Immunomedics has announced that its Phase 3 ASCENT trial of Trodelvy (sacituzumab govitecan) met its main goal of demonstrating that the medication is superior to standard chemotherapy at delaying disease progression and prolonging the survival of people with metastatic triple-negative breast cancer (mTNBC).
“The results of the global Phase 3 ASCENT study confirm our initial observations that sacituzumab govitecan has the potential to change the standard management of mTNBC,” Aditya Bardia, MD, MPH, principal investigator of ASCENT, said in a press release. Bardia also is director of precision medicine at the Center for Breast Cancer at the Massachusetts General Hospital Cancer Center and an assistant professor of medicine at Harvard Medical School,
“Based on these data, sacituzumab govitecan has set a new benchmark in scientific and clinical innovation for patients with mTNBC by offering a novel alternative to the common drugs currently in clinical practice,” Bardia said.
Trodelvy is a targeting agent called an antibody-drug conjugate, which is made up of an antibody targeting TROP-2 — a protein found in different types of tumors, including more than 90% of those in TNBC patients — that is linked to a toxic compound. Once the antibody binds to cancer cells that produce the TROP-2 protein, the toxic compound is released, eliminating them.
That approval was based on data from 108 TNBC patients who participated in the Phase 1/2 IMMU-132 trial (NCT01631552). Those findings showed that Trodelvy was able to shrink tumors in 33% of the paticipants and elicit responses lasting a median of 7.7 months.
Trodelvy’s continued approval was pending confirmation of these findings in a larger, Phase 3 confirmatory trial. ASCENT was designed under the FDA’s special protocol assessment (SPA) to validate earlier safety and efficacy data and thereby support Trodelvy’s accelerated approval.
The main goal of the study was to assess if Trodelvy could be superior to standard chemotherapy at delaying disease progression or death in individuals with advanced TNBC who had received at least two prior lines of treatment.
The secondary goals included assessing the therapy’s effect on patients’ overall survival, treatment response, and duration of response.
Top-line data from ASCENT, now announced by the company, showed that the study indeed met its main goal, with Trodelvy prolonging the time patients lived without showing signs of disease progression from a median of 1.7 to 5.6 months.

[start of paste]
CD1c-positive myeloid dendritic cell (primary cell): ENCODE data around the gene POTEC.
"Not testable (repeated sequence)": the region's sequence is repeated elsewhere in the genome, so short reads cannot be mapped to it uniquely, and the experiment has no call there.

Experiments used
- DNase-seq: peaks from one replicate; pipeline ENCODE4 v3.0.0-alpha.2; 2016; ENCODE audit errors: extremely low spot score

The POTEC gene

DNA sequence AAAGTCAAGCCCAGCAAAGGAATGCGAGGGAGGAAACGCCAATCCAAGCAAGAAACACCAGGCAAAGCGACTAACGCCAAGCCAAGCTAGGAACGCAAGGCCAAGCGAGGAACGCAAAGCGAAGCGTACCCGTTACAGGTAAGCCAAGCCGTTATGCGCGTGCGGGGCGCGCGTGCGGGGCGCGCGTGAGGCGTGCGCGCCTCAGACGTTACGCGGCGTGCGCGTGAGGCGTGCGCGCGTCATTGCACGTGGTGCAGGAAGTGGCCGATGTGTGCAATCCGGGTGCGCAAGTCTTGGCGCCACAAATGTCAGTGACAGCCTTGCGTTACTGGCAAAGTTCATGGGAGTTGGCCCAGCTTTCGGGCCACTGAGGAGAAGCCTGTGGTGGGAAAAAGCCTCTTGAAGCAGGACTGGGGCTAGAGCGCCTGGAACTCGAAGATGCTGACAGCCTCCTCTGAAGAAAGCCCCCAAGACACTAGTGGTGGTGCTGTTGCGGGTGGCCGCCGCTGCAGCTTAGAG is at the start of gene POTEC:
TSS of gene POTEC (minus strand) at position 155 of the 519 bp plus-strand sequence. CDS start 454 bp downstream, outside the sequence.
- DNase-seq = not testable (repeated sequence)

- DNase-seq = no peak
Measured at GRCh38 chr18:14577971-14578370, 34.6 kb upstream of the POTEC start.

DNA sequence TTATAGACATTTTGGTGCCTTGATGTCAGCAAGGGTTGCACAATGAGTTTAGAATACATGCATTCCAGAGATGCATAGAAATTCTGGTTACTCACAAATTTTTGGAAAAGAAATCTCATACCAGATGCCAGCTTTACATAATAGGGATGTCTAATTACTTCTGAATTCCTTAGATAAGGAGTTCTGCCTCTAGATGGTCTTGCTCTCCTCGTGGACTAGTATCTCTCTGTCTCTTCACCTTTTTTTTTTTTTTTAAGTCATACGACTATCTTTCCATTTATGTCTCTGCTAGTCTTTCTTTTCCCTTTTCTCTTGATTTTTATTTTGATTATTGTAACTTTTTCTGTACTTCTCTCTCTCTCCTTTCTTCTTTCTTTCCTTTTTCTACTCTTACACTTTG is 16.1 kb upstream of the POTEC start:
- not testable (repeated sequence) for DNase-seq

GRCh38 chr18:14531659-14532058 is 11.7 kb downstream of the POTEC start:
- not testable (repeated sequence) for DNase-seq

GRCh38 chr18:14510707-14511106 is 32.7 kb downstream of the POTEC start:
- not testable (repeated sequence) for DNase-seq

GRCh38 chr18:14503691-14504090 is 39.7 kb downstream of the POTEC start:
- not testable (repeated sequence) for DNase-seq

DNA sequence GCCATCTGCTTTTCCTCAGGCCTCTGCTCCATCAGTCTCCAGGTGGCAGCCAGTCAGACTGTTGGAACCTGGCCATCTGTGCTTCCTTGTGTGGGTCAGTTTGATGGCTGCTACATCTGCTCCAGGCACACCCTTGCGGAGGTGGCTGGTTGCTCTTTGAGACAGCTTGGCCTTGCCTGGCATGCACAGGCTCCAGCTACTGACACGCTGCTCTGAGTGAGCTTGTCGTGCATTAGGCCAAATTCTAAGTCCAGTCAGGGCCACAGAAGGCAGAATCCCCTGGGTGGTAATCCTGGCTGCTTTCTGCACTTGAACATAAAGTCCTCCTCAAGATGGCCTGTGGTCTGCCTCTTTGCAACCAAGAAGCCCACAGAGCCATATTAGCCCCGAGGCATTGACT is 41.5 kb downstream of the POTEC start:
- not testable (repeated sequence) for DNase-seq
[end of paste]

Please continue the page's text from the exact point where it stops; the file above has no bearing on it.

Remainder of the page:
Trodelvy also was found to be superior to standard chemo at prolonging the time patients lived and eliciting treatment responses.
“It is gratifying to see the final confirmatory results of Trodelvy in a randomized study supporting the previously reported Phase 2 data that formed the basis of the accelerated approval of Trodelvy,” said Behzad Aghazadeh, executive chairman of Immunomedics.
The medication’s safety profile also was found to be consistent with previous studies and with its approved prescribing information. Neutropenia, or low white blood cell counts, and diarrhea were the most common severe (grade 3) or life-threatening (grade 4) adverse events observed. No new safety concerns were identified in ASCENT.
“The ASCENT topline data also validate the manageable safety profile of sacituzumab govitecan, rendering it a good partner candidate for combination with other therapies, including immunotherapy,” Bardia said.
Immunomedics is now planning to submit a supplemental biologics licence application (sBLA) to the FDA later this year requesting full approval of Trodelvy for this indication.
“Given the poor prognosis associated with mTNBC, we are excited that Trodelvy demonstrated improved clinical outcomes for these patients,” said Loretta M. Itri, chief medical officer of Immunomedics.
“We look forward to presenting full results at an upcoming medical conference, as well as sharing them with the FDA in support of the full approval of Trodelvy in this difficult-to-treat cancer,” Itri added.
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